Now it seems Dexter is developing actual feelings for a woman. That’s only a bad thing for those who want Dexter to remain the same character he began as, or for those ,like me, who like the idea of an evolving Dexter but worry about the cumulative effect of playing fast and loose with the character’s basic operating principles. I’m intrigued, but the whole Hexter saga is a bit of a wet blanket, because after a season full of revelations from and callbacks to seasons past, Dexter is feeling again like a show without a solid grasp of its history.


Beyond the broad issues with the story, I didn’t find the main thrust of “Chemistry,” with Dexter and Hannah racing to deal with the Sal Price threat, terribly engaging. Sal Price was not a character. He was a device designed to deepen and intensify the relationship between Dexter and Hannah and to push Deb off the deep end. I liked the final scene of Deb giving Dexter her blessing in killing Hannah, an endorsement he’s been angling for, as the prospective victim slept soundly in his arms. But I didn’t like the use of Sal Price to get to that moment. I see how the case could be made that after spending some time viewing the world through Dexter’s lens, Deb eventually warmed to the idea of what Dexter does, and watching Hannah escape justice was the final straw. But given how dramatic a transition this is for Deb, I wish it had been carried out in a way that didn’t feel like Deb wanted Hannah to get her comeuppance because a guy she went out with one time was her victim. Given how much great material has been wrung from Dexter and Deb’s differences, I don’t want to see them on the same page until there was a great reason to get there, and I don’t think Sal Price or Hannah McKay qualify.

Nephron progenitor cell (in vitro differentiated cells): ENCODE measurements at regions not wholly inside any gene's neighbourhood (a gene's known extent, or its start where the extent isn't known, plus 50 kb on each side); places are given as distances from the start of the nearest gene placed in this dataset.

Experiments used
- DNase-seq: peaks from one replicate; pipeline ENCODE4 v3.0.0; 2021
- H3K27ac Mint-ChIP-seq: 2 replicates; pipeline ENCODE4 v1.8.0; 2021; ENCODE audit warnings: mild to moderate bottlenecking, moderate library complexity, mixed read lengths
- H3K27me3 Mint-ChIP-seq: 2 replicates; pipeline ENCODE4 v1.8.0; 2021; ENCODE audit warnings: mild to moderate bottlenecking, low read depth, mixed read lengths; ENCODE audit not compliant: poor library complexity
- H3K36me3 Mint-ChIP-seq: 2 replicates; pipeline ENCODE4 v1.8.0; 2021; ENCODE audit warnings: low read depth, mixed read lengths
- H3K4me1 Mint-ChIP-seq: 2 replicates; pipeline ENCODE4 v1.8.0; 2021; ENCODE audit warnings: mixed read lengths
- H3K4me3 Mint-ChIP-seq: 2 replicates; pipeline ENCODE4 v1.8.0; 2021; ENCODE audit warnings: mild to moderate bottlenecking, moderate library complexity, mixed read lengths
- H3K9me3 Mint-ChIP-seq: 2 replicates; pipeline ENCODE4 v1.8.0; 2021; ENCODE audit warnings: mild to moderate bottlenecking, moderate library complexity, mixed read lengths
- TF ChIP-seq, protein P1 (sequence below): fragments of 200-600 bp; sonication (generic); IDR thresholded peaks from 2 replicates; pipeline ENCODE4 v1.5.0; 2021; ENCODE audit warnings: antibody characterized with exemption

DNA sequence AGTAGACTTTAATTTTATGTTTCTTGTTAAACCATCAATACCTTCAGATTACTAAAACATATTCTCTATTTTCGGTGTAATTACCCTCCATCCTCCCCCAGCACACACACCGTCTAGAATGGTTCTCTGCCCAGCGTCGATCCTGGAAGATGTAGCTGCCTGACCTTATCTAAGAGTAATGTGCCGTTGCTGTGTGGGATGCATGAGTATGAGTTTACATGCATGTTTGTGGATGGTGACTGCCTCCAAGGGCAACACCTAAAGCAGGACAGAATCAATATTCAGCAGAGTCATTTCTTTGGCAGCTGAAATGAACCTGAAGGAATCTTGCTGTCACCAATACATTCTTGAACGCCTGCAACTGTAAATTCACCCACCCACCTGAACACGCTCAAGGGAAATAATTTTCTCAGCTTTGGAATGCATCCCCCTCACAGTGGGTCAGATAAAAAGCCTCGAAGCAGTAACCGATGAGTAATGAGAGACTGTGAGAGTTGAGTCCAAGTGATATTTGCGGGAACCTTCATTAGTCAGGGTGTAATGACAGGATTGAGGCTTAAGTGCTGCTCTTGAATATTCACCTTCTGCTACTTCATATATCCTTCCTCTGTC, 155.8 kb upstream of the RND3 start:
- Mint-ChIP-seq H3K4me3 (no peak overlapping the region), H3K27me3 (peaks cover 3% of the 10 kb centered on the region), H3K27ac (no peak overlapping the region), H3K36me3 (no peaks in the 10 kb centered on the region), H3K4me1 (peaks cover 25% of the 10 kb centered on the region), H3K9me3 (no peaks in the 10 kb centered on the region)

Fortunately, the return of Isaak didn’t take quite as long as I’d feared. Thanks to Quinn stealing evidence, there’s nothing to hold Isaak for, so now he’s back on the streets with his hunger for revenge more insistent than ever. I’ve been amazed every week by Ray Stevenson’s ability to project genuine menace on a show that is constantly introducing its audience to horribly evil people. When Isaak and Dexter caught up over lunch, Isaak’s response to Dexter’s detailed account of Viktor’s demise was Stevenson at his best. It was simple: a mournful, vacant gaze and the line “You’re gonna regret sharing that with me,” but it was totally convincing, and it terrified me for Dexter. Isaak Sirko is like a Happy Fun Ball. You do not taunt him.


All that said, for all the faults “Chemistry” had, it was busy setting up a lot of elements that could yield an end to the season that is as urgent and exciting as the season began. With LaGuerta sniffing around to bear out her theory about the Bay Harbor Butcher and Isaak back on the prowl, season seven might just be sharpening its knives.

Stray observations:

  • I love James Remar, but I need him to not be a regular cast member on this show anymore. I’ve had enough.
  • This episode was cowritten by Manny Coto, an ex-24 writer who wasn’t able to jump to the Good Ship Homeland along with Chip Johannessen after Johannessen left Dexter.
  • The voiceover nearly killed me this time around.
  • For those still watching for Yvonne Strahovski nudity, you can move along. It’s not gonna happen.